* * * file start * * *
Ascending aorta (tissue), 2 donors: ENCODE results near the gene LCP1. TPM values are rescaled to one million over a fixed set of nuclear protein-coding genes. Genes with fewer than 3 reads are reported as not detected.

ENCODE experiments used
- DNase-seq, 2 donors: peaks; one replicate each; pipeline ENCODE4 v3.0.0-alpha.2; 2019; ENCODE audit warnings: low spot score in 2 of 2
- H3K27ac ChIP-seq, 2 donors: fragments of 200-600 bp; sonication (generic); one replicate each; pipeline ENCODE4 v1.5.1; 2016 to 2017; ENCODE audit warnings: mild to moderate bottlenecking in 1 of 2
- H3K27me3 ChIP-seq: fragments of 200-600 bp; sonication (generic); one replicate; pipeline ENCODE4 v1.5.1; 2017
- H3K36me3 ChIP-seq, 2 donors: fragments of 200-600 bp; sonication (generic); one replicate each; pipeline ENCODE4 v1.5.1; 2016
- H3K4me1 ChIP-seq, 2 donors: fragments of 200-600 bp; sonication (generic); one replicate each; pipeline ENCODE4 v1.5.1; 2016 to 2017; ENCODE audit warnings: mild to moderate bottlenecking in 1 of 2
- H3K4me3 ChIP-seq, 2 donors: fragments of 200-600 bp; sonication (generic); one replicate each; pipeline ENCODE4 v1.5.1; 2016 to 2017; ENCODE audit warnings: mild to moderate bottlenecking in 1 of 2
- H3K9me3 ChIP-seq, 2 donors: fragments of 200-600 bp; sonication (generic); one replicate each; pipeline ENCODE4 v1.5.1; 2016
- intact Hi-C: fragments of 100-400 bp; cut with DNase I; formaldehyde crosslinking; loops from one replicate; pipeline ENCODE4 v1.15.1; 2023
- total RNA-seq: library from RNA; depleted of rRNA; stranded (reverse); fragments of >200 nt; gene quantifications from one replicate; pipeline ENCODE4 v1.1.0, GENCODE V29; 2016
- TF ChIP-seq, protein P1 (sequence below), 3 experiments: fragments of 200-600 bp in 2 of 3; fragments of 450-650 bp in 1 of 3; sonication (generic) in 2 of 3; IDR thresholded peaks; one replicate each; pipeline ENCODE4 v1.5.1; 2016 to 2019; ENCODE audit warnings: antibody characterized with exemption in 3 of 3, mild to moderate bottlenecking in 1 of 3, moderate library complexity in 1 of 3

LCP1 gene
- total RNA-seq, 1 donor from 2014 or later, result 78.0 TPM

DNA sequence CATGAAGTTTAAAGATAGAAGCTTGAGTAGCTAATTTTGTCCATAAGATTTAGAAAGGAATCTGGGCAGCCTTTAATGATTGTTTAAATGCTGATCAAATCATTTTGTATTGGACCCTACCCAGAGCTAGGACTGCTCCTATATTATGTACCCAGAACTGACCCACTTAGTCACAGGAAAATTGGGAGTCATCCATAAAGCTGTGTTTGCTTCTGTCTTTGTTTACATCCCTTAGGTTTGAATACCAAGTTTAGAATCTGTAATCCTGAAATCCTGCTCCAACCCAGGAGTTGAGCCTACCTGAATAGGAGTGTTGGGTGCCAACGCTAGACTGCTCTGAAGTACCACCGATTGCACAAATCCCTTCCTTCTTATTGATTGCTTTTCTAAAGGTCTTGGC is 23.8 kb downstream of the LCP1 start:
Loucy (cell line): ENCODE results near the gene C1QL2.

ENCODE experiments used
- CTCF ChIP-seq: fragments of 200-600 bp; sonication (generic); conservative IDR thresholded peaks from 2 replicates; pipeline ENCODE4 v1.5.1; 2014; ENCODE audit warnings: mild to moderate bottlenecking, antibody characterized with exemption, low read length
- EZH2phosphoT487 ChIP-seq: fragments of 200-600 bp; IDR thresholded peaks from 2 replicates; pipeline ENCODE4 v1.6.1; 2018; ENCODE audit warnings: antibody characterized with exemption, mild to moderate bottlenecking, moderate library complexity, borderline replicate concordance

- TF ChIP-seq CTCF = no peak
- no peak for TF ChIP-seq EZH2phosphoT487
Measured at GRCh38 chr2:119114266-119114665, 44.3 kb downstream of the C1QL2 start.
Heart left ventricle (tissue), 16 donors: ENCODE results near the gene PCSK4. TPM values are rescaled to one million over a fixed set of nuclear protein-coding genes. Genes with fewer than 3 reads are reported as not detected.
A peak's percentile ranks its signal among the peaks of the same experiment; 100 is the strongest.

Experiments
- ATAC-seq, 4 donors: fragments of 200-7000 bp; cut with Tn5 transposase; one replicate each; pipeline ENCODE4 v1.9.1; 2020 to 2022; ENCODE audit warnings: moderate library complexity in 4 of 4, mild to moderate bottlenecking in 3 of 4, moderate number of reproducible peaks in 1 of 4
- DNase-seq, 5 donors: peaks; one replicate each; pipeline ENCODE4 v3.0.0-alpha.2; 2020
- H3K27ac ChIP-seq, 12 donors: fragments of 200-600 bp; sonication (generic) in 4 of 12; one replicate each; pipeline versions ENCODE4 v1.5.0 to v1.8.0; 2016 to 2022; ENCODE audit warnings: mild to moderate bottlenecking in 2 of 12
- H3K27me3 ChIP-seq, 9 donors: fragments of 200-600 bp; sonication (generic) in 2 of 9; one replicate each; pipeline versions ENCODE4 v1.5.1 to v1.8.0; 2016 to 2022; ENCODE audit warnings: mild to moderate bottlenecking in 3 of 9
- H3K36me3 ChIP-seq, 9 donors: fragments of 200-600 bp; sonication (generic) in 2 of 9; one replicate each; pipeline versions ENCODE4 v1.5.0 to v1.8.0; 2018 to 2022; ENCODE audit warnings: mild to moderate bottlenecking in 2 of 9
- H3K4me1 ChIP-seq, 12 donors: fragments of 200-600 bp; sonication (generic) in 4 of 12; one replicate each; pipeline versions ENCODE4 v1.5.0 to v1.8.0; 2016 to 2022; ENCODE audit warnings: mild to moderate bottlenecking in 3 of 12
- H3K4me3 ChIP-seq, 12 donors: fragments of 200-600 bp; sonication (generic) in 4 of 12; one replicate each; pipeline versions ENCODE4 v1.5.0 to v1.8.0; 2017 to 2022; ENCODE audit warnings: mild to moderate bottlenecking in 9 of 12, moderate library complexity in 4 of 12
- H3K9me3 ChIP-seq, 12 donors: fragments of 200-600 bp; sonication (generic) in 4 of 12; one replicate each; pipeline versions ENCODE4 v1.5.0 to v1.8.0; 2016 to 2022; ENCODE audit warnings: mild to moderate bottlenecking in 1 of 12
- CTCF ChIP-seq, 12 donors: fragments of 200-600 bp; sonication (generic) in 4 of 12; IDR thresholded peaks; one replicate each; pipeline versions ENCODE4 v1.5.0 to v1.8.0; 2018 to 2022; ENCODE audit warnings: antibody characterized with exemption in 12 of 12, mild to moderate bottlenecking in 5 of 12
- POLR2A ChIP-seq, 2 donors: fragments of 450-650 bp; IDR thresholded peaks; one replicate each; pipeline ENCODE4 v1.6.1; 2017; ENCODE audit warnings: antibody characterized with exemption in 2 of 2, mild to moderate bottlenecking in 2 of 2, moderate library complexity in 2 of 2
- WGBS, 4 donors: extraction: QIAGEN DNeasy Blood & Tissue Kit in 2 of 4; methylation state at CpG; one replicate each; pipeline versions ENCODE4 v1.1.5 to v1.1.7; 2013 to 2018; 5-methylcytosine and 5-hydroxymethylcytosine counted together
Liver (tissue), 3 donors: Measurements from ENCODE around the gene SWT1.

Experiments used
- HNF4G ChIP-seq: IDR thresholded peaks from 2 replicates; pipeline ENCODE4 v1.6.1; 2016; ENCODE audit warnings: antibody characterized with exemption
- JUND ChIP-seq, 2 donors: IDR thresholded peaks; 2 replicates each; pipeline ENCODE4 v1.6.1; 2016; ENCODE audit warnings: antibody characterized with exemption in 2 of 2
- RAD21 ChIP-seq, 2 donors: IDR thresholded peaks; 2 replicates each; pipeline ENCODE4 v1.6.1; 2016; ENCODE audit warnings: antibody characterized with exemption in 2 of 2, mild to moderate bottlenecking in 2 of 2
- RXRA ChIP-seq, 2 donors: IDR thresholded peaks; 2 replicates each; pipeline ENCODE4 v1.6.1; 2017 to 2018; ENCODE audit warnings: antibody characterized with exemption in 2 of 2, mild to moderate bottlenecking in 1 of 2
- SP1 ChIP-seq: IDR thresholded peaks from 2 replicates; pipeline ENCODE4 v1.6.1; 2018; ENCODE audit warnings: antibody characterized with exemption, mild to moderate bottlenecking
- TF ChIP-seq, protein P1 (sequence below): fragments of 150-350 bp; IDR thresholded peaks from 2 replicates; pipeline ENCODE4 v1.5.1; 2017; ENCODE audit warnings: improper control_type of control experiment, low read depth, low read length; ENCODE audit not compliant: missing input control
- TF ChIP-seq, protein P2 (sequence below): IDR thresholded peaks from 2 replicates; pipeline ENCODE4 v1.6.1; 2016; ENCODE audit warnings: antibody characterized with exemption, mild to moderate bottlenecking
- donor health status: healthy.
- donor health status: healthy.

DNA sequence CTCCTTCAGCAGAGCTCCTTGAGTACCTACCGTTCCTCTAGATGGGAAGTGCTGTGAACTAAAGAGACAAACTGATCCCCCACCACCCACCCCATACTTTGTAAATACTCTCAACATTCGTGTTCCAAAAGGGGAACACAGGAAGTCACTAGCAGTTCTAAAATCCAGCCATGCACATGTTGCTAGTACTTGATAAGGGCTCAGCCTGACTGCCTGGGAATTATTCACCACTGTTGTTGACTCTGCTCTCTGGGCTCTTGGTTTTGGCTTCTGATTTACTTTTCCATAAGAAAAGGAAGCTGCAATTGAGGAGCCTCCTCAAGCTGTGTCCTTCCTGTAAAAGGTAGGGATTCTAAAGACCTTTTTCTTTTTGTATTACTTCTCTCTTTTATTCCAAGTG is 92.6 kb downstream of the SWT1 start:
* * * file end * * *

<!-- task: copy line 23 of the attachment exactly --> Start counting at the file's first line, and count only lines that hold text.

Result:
Heart left ventricle (tissue), 16 donors: ENCODE results near the gene PCSK4. TPM values are rescaled to one million over a fixed set of nuclear protein-coding genes. Genes with fewer than 3 reads are reported as not detected.